Throughout 2014, Facebook has maintained a powerful position as a marketing necessity.  Expenses have gone up to keep on a level playing field, but it’s still possible to grow and succeed through the platform.  Facebook’s ad revenue has gone up, not down.  This growth may stabilize in 2015, or it may continue; only time will tell.

The Older Audience

The biggest shift occurring on Facebook is the overall age and demographics of the audience.  For a while, Facebook was the go-to platform to reach teenagers and young adults.  Over time, older generations have come in to the site.  Parents, then grandparents, create and operate their own accounts.

As with anything teen-related, once the parents get involved, it’s over.  The teenage exodus has been well in progress for years.  The next big platform to attract the teen market will be the next big advertising opportunity.  Brands will be well advised to start keeping an eye out for such a site.

Younger users are also leaning towards a more dynamic, transient and multimedia sort of networking.  Snapchat, Vine, Instagram and the like are proving to be safe havens for teens, contrary to the ongoing stasis of Facebook.

A Peek Into Other Worlds


Facebook purchased Oculus Rift, the most promising virtual reality technology this side of Kickstarter.  In the next year or two, they will need to do something with that technology or suffer a massive loss.  They may be able to move past such a loss and heal the damage, but it might be the broken hip that signals the beginning of the end for the aging platform.

If Facebook sets up something successful with Oculus Rift, and if Facebook continues to power some form of advertising in the back end, that will be a potentially valuable vector for savvy businesses.  That is, however, a precarious tower of ifs.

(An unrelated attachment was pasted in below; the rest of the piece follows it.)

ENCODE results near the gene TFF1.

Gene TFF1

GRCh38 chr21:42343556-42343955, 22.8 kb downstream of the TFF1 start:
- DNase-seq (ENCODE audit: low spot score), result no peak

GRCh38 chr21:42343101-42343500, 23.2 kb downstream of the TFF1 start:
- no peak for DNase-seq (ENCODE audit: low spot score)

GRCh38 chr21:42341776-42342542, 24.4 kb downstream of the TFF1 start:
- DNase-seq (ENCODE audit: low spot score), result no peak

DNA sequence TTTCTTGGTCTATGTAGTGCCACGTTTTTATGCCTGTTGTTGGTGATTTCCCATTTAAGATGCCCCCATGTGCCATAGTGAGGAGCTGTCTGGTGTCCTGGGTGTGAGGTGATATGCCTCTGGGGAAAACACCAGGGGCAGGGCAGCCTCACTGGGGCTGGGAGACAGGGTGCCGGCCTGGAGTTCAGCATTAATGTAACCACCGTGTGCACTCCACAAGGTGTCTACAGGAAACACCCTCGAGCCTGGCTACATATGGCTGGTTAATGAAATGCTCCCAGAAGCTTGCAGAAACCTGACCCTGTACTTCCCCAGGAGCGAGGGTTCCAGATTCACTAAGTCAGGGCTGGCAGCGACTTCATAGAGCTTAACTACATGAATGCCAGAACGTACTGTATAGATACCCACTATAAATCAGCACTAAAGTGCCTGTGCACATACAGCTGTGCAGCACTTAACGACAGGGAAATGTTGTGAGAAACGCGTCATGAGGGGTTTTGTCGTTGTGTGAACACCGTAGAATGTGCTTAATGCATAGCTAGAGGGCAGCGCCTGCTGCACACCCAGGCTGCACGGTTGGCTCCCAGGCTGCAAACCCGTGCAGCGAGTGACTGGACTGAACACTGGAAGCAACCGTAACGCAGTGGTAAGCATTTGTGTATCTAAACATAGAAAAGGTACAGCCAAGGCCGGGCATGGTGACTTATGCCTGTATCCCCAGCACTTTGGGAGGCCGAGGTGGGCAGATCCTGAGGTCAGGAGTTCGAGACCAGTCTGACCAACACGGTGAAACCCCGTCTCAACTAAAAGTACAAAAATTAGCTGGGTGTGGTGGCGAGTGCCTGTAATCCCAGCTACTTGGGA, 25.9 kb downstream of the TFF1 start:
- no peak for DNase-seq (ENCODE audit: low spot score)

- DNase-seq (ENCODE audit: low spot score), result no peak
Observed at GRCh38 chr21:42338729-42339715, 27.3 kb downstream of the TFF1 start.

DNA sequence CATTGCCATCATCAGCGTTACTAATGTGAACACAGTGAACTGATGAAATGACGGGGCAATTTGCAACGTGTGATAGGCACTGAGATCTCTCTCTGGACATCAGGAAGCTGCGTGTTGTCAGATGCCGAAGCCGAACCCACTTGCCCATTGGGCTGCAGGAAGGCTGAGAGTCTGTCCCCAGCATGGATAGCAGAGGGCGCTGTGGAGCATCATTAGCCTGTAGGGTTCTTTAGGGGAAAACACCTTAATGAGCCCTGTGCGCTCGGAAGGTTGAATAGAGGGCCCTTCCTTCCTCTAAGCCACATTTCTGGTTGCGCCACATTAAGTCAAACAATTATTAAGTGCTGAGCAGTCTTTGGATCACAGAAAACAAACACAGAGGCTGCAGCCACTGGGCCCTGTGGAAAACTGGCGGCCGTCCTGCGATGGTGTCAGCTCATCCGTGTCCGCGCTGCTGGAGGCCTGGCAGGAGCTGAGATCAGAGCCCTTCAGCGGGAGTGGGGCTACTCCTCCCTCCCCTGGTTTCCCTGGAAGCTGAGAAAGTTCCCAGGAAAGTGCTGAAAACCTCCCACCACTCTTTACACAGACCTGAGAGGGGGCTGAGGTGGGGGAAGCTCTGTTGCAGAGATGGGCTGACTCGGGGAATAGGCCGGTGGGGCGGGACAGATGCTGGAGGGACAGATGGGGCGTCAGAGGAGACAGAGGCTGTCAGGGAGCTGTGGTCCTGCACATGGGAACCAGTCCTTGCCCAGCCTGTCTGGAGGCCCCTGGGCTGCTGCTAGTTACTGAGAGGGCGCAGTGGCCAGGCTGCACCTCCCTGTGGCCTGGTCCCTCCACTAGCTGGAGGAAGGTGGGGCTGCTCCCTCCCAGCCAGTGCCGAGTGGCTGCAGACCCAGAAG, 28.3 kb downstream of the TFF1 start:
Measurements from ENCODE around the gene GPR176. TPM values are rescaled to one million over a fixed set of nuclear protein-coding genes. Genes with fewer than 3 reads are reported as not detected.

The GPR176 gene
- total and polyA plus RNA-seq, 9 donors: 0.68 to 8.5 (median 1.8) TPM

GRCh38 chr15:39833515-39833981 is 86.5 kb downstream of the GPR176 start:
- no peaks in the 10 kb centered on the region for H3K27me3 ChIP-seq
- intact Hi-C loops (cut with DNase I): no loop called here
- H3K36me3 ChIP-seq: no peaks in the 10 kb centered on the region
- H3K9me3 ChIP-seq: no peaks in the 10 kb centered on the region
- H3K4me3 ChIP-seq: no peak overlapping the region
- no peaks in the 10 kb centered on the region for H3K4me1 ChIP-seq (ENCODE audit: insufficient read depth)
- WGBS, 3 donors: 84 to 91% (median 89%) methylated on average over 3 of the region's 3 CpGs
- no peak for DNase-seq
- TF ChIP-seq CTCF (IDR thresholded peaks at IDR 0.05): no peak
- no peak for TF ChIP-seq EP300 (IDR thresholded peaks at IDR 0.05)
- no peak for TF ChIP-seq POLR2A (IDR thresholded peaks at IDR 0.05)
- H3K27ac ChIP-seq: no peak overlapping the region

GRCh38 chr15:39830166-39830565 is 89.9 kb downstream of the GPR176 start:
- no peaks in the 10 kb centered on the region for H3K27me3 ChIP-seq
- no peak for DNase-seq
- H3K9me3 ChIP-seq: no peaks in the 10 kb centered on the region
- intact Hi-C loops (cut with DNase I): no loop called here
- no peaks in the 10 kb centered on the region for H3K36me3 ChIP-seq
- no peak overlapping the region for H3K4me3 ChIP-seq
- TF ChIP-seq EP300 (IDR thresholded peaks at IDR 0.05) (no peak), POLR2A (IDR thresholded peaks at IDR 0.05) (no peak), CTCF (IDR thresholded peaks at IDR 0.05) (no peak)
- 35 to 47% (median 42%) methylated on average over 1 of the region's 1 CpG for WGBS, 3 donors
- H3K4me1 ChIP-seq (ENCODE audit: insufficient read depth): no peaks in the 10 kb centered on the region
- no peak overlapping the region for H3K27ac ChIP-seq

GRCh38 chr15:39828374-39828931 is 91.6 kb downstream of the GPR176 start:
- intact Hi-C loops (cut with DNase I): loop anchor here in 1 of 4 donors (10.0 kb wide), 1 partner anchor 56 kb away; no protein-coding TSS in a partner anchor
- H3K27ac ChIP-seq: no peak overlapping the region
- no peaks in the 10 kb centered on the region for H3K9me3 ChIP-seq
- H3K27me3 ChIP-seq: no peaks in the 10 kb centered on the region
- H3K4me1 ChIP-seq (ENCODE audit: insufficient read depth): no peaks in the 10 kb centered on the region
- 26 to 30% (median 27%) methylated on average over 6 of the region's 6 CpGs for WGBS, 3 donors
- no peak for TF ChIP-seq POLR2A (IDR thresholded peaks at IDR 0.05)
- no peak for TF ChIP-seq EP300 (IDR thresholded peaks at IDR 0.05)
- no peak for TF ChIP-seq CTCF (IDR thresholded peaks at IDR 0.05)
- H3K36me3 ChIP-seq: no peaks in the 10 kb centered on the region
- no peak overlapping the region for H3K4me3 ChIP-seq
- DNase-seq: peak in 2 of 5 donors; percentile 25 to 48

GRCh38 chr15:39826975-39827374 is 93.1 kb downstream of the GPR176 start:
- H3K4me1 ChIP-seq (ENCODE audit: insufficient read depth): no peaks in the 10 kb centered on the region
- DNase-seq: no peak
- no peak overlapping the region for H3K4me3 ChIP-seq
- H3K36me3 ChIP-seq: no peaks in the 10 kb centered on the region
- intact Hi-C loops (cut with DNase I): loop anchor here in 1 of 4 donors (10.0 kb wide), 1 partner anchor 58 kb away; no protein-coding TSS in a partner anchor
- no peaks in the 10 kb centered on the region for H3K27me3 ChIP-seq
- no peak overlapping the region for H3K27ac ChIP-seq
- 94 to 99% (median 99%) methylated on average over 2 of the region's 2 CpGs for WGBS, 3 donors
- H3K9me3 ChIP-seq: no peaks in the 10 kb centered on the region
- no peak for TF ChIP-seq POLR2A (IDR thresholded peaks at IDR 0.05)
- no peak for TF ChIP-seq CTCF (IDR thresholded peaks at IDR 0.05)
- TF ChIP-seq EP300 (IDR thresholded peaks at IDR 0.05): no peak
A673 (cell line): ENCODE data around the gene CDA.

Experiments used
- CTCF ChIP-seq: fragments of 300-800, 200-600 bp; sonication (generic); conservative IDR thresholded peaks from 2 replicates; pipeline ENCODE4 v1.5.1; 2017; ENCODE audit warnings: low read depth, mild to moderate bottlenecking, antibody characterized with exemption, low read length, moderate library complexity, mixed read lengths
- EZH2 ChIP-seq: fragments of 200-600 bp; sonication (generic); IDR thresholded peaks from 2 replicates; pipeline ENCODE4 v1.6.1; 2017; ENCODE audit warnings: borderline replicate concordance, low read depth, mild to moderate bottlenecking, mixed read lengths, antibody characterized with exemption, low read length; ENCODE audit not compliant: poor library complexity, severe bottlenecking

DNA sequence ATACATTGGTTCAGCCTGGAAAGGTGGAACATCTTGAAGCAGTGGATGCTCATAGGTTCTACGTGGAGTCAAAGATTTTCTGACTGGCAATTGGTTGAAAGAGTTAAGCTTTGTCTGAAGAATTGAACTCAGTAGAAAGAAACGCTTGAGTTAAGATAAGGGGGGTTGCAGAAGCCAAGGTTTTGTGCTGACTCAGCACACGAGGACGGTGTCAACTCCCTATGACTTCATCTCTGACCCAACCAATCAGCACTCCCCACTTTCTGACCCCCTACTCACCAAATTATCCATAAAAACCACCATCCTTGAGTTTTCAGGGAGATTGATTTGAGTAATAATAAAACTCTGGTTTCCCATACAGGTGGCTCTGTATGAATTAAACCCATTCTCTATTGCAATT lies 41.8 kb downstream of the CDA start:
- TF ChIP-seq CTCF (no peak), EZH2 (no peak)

Don’t expect to be able to jump on a thriving VR bandwagon in 2015, but don’t be surprised if something edges out of the shadows.  If nothing else, Facebook will need to compete with other, smaller, more agile brands creating wearable tech with marketing utility.

Changing Priorities

When it costs more to reach your audience, you start to look at other ways to save.  Instead of pushing more money into the platform to reach the same people, many businesses adjust their marketing strategies, their target audiences and their content for a better ROI.  In 2015, Facebook marketers are going to have to put every ounce of leverage they have into growth.  Sitting on a poorly-chosen audience rather than gamble on finding a new one won’t work.  Marketers will need to adapt or perish in the coming climate.

Mobile is a big one.  Mobile has been increasing hand over fist in the last few years, and there’s no way that trend is going to stop.  Facebook marketers will need to invest heavily in mobile advertising.  There’s no way around it.

There will also be a bit of a shift in content.  Younger generations appreciate the human side of business much more than they appreciate the technical side of products or the “this is the problem you have, here’s how we solve it” dynamic.  A well-used meme or a humorous joke will stretch further than the best press release.

What are your predictions for 2015?